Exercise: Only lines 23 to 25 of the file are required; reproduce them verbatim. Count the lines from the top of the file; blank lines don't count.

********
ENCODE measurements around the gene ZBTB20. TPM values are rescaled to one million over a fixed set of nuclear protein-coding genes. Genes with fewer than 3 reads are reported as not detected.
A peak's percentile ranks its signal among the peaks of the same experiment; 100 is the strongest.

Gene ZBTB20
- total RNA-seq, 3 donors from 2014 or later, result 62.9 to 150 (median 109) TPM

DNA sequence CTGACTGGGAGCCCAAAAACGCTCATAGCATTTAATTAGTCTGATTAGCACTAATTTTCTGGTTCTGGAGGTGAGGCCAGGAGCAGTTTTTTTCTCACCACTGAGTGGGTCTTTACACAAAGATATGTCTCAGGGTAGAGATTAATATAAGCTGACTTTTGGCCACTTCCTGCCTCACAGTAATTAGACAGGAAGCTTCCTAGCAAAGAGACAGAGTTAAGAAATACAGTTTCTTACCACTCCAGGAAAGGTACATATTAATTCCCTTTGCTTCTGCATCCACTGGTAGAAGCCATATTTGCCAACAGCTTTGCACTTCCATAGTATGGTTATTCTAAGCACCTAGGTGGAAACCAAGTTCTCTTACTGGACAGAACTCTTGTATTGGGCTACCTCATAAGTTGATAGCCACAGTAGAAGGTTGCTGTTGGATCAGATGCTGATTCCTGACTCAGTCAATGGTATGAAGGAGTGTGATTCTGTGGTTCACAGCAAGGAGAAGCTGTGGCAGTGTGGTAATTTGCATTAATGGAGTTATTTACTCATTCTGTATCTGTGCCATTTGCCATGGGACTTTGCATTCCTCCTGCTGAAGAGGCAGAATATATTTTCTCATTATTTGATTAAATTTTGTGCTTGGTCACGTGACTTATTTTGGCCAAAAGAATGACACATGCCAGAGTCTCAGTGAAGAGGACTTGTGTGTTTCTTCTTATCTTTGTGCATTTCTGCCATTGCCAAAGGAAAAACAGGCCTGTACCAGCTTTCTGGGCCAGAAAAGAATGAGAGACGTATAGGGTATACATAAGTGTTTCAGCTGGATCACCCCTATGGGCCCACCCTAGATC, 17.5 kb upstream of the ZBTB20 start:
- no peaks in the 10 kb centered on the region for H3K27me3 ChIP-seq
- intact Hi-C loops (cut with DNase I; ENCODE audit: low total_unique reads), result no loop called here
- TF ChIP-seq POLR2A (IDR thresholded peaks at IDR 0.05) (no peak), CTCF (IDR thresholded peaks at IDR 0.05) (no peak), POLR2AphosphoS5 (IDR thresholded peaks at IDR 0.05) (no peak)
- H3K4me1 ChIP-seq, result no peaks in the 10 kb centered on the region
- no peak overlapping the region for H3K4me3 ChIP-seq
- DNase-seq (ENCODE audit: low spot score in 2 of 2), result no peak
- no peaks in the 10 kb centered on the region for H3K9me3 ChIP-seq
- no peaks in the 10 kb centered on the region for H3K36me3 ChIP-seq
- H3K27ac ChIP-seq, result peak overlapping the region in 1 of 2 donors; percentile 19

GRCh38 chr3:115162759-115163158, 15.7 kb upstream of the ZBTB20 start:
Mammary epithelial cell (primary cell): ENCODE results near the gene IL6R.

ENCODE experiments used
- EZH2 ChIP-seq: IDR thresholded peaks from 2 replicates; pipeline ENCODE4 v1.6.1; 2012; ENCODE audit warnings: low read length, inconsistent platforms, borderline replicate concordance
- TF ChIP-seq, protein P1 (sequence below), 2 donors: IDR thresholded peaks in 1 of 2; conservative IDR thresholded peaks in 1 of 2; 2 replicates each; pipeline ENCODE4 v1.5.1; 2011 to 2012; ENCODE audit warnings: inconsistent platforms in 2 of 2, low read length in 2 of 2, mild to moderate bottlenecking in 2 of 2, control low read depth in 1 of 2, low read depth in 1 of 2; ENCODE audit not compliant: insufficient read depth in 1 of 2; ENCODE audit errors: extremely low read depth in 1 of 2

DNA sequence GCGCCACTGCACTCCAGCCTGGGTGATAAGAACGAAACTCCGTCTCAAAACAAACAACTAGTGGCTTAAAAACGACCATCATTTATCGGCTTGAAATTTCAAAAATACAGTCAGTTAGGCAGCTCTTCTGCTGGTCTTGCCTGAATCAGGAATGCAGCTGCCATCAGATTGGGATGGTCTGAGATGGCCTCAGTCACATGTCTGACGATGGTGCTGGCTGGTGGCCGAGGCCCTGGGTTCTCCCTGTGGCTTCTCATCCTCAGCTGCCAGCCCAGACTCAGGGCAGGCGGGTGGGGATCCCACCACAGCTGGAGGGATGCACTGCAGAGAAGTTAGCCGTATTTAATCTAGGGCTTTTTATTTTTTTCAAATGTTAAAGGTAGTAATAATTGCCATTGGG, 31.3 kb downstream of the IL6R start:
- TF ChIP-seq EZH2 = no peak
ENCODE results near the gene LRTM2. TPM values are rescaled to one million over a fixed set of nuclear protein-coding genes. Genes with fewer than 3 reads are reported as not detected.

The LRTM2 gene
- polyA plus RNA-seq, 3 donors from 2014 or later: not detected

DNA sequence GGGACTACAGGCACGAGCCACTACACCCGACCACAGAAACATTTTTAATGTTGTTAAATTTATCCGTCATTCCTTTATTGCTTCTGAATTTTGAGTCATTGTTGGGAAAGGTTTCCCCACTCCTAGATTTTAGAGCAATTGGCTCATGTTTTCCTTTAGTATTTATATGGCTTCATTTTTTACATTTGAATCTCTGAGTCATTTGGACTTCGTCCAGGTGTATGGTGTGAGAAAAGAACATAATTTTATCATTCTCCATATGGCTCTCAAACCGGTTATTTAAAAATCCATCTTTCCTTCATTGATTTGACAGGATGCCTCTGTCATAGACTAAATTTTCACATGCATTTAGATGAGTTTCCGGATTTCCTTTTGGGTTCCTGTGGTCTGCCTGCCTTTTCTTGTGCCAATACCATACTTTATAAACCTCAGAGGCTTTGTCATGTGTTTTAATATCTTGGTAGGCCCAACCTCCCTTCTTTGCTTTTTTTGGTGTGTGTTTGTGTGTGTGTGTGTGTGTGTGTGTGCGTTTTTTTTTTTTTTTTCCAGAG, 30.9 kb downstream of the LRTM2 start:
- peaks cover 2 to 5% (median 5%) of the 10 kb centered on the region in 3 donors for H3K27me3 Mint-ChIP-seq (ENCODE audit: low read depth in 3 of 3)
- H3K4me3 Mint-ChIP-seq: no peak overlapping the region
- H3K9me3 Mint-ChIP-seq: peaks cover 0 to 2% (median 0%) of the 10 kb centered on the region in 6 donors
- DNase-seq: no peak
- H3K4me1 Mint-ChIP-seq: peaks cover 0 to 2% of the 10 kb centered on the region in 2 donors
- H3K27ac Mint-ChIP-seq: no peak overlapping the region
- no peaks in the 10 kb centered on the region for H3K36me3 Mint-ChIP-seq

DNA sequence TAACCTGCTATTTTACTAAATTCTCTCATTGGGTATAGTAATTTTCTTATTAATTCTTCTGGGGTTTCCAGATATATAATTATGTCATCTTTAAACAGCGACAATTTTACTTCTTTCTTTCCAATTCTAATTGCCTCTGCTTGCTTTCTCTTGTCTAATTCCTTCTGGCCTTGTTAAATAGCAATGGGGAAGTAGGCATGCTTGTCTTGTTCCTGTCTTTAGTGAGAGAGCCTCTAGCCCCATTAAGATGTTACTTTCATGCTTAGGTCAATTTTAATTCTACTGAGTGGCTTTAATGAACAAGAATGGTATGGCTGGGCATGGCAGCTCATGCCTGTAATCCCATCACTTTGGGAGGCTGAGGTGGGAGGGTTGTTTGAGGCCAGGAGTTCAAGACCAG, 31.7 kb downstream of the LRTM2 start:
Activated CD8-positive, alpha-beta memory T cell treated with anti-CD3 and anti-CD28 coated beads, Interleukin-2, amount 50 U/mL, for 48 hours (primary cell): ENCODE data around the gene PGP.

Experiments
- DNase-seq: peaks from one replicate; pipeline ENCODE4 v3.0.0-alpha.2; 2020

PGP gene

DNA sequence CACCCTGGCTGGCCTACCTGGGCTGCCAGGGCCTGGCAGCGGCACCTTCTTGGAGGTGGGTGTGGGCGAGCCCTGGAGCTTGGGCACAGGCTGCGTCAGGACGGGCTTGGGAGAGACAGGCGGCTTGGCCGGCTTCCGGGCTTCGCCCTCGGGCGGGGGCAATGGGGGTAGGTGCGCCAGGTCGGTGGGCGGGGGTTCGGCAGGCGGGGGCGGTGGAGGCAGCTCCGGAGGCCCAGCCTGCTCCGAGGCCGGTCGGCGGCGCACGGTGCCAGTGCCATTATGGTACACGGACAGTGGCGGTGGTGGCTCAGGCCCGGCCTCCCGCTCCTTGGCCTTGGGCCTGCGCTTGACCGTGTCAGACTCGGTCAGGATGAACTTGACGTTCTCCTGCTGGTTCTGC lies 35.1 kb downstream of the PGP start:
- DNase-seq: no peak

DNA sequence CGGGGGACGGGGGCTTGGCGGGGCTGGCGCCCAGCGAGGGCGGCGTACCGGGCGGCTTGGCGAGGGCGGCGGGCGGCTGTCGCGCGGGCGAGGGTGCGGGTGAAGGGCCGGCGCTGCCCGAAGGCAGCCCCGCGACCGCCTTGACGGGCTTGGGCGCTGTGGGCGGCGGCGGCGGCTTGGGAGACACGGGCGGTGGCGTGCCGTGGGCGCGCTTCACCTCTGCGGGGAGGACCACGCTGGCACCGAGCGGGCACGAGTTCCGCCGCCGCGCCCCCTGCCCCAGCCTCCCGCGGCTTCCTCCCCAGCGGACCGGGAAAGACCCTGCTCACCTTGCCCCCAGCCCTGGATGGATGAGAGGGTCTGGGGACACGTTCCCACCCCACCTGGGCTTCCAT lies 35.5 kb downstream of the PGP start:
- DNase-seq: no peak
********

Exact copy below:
The LRTM2 gene
- polyA plus RNA-seq, 3 donors from 2014 or later: not detected

DNA sequence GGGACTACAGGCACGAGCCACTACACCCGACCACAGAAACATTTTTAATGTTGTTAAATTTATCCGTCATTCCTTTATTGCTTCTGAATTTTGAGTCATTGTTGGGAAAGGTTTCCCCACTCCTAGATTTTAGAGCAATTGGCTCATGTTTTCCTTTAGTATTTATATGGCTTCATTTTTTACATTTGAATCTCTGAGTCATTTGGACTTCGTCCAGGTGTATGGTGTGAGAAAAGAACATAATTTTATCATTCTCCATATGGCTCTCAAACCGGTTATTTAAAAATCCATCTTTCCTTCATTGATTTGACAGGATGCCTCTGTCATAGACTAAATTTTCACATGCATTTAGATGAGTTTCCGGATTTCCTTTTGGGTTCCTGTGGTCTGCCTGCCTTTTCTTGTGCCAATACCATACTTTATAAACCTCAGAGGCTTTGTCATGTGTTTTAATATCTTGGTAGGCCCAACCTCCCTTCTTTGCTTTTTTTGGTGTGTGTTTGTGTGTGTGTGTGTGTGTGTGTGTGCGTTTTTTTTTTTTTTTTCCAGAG, 30.9 kb downstream of the LRTM2 start: